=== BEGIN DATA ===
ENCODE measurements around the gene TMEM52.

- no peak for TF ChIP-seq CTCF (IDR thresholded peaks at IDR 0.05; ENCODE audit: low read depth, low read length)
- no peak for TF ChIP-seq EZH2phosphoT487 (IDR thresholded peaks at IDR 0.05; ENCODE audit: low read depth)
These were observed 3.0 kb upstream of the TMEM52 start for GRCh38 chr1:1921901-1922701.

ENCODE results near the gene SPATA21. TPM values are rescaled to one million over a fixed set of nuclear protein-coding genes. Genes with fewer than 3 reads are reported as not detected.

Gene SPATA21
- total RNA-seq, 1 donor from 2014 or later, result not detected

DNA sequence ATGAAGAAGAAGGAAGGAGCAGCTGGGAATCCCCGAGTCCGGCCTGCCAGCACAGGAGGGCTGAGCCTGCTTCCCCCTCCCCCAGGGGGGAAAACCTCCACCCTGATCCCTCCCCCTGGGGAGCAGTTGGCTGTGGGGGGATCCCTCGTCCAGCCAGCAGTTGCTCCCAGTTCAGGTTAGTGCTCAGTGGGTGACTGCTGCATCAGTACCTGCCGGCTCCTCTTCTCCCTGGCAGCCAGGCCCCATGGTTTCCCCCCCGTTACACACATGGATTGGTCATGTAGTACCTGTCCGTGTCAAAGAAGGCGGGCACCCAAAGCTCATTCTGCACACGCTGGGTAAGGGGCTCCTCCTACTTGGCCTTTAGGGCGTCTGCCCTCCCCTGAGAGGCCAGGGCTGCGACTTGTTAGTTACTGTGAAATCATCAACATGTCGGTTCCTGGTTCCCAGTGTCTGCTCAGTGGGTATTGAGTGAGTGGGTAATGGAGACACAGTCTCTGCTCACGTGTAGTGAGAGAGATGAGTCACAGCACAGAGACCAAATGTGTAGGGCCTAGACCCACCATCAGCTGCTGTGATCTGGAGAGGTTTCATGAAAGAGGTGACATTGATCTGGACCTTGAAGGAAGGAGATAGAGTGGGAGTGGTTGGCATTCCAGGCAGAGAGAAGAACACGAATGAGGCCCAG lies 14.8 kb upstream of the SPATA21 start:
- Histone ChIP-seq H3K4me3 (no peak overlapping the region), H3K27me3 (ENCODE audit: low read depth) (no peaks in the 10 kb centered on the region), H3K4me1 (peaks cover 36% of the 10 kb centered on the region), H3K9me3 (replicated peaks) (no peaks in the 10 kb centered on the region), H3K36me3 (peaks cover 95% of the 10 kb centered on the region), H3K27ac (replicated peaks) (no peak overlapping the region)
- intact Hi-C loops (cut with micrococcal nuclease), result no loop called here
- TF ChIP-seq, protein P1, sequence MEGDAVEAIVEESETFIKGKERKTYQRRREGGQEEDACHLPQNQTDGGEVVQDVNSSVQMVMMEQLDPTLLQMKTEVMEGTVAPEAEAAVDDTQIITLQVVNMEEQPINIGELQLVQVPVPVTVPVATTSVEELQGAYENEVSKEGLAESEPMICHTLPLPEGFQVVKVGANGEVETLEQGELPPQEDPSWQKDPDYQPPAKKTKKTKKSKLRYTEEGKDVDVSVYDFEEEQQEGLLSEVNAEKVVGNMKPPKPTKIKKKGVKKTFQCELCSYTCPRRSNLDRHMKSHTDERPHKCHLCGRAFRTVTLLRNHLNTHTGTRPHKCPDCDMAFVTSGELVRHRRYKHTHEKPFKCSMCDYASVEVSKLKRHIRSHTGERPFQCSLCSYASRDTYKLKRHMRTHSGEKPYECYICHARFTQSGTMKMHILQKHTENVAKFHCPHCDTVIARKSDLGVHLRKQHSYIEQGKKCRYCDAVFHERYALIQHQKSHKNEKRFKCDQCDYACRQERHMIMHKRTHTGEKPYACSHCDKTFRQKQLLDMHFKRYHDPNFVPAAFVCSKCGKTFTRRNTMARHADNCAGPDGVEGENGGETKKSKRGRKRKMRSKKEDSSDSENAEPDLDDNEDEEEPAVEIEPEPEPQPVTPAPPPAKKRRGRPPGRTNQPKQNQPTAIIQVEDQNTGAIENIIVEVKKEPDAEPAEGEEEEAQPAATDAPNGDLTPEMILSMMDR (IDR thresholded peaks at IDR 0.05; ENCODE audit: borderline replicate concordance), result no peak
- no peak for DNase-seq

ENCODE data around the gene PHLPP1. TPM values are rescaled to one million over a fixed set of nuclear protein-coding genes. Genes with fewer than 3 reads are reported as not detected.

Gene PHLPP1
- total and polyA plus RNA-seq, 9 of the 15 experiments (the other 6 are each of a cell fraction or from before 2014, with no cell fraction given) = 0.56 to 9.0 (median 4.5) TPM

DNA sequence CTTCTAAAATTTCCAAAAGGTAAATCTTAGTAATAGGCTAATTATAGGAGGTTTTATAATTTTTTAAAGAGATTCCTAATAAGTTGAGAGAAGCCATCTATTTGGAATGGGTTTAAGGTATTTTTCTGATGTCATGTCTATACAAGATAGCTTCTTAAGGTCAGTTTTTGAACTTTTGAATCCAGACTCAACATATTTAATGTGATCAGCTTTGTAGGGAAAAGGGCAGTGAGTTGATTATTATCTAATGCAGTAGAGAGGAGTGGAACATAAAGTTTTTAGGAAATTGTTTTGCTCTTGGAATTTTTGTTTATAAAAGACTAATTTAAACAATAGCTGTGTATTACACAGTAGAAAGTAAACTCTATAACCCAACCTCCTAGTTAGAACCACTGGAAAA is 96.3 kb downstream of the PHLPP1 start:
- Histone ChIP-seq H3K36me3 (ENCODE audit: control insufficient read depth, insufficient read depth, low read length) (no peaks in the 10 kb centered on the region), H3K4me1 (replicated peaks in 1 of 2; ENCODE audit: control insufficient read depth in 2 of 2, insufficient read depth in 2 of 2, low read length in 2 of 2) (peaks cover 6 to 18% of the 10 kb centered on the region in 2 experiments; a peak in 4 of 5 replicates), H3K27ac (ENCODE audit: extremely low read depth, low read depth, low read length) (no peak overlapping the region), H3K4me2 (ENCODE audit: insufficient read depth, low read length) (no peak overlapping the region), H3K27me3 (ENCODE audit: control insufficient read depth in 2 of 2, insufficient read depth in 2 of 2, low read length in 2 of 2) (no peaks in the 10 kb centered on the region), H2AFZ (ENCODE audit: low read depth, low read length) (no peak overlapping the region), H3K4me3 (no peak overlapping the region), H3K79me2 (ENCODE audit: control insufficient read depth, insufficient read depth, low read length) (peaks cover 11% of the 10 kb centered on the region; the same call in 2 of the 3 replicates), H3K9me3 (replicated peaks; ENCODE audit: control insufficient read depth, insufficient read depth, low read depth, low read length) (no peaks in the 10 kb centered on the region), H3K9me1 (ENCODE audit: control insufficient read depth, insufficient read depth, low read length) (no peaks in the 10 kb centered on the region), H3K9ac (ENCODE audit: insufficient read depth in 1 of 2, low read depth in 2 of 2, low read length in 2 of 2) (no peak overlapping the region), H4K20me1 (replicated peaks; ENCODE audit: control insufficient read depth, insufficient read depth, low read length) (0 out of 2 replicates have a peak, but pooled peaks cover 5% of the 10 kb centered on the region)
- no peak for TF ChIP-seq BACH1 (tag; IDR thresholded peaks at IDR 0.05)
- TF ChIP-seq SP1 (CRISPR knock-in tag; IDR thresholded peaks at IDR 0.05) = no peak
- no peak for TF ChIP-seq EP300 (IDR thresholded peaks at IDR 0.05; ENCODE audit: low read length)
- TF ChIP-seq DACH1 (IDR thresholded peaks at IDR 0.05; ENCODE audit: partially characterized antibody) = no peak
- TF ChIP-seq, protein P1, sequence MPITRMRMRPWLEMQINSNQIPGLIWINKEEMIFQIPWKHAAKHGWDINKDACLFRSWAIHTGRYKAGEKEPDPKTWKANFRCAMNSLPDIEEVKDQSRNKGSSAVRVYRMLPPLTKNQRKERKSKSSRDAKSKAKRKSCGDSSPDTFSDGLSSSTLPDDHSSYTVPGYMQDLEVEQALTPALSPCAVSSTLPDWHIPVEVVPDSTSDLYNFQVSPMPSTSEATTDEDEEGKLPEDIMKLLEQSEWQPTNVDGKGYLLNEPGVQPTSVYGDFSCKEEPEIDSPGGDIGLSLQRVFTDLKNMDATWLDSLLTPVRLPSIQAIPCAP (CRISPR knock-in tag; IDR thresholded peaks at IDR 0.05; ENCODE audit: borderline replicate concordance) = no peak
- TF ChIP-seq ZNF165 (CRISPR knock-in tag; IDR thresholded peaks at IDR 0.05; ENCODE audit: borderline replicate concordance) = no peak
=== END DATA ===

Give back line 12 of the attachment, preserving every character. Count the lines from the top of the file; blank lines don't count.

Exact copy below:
- no peak for DNase-seq